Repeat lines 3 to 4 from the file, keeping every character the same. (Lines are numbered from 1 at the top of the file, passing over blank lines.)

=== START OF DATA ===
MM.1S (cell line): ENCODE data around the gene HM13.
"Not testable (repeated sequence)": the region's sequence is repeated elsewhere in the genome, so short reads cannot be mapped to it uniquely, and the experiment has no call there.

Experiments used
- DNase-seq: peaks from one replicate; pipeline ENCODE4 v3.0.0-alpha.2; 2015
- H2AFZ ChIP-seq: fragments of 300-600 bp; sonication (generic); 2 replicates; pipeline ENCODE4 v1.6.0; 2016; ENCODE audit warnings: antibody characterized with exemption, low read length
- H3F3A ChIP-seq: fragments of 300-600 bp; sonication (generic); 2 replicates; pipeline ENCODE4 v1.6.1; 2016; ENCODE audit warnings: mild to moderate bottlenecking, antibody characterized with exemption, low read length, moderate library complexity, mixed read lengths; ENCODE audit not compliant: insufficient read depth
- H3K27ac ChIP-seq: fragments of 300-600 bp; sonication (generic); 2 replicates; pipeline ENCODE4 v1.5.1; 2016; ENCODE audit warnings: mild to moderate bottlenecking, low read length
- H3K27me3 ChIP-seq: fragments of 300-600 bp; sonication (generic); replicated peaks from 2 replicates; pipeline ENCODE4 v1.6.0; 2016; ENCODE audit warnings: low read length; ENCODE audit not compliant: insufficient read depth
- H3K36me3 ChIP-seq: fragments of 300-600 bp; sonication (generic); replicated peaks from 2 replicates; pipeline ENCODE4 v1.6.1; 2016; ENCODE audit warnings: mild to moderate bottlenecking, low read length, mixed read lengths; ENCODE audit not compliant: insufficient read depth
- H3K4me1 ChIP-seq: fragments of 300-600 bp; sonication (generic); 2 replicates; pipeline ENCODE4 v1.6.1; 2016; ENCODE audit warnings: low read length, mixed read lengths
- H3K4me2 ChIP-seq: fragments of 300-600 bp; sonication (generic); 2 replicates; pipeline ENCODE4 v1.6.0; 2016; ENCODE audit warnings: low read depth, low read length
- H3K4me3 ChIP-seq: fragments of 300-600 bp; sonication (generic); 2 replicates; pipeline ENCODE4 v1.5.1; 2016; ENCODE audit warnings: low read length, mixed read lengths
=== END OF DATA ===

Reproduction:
Experiments used
- DNase-seq: peaks from one replicate; pipeline ENCODE4 v3.0.0-alpha.2; 2015